The data illustrate that poverty status, immigration experience and employment status are linked to the distribution of HIV risk and protective behaviours. The link between gender and HIV risk behaviours may be less apparent, because the effect of gender on HIV risk is likely dependent on its interaction with other markers of SSP, as Intersectionality Theory demonstrates . According to the data, those with higher SSP may be at greater risk of HIV exposure or transmission when compared to those with lower SSP. This is not surprising because, the combination of multiple marginalizations can create unique SSPs that simultaneously limit and enhance one’s agency [13, 47]. Hence, the combination of ACB identity and low SSP may protect an individual from engaging in particular HIV risk behaviours. Studies have also shown that early in an HIV epidemic, people with higher SSP are at greater risk for infection. However, as the epidemic matures and effective prevention interventions are designed, people with higher SSP are able to access and take advantage of the interventions. Hence people with lower SSP will begin to be at greater risk for infection, comparatively . Additionally, the “healthy immigrant effect” may be at play, which could explain why newer immigrants have lower risk than those who have been in Canada longer and Canadian-born persons . Furthermore, the data on immigration may reflect the effect of immigrants being exposed to HIV prevention messages in their home countries prior to immigration.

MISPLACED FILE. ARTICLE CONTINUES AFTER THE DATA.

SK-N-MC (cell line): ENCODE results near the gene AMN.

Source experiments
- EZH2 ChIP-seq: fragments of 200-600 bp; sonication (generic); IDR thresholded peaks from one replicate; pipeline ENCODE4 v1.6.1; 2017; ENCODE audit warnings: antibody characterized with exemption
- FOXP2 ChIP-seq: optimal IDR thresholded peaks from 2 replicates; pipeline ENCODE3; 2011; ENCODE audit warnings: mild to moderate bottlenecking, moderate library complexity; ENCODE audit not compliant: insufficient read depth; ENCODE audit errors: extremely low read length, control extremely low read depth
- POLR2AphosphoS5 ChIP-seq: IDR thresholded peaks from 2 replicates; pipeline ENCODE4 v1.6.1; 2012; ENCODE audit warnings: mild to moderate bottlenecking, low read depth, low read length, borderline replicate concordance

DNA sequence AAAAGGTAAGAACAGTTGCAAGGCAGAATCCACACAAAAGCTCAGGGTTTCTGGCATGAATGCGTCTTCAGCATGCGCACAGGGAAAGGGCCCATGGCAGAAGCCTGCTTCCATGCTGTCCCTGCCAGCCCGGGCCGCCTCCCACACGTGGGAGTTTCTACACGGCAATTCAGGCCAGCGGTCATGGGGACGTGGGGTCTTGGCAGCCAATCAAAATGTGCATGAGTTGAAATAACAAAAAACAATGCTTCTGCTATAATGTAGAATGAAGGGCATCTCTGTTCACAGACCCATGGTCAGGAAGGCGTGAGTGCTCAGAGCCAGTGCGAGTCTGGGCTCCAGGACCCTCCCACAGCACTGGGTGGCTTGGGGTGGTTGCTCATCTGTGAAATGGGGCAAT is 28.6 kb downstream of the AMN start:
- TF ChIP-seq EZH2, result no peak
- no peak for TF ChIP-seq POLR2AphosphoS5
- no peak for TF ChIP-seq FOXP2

Given these findings, HIV prevention interventions should not be based on the assumption that low SSP automatically means high behavioural risk. Illustratively, fairly recent studies from Sub-Saharan Africa have shown that higher income [16, 19], higher educational attainment , being employed  and being male [24, 50] were associated with increased HIV risk, so these findings are not unusual. Paradoxically, British and North American studies show that HIV risk is associated with low income or poverty [51, 52], low educational attainment , female sex  and immigration experience . These contradictions are not surprising, however, as the impacts of SSP are context-specific and are influenced by governance, policies, cultures, and values . At minimum, prevention interventions for ACB people locally, and possibly in other parts of Canada, should include consideration of gender, poverty status, immigration experience and employment status.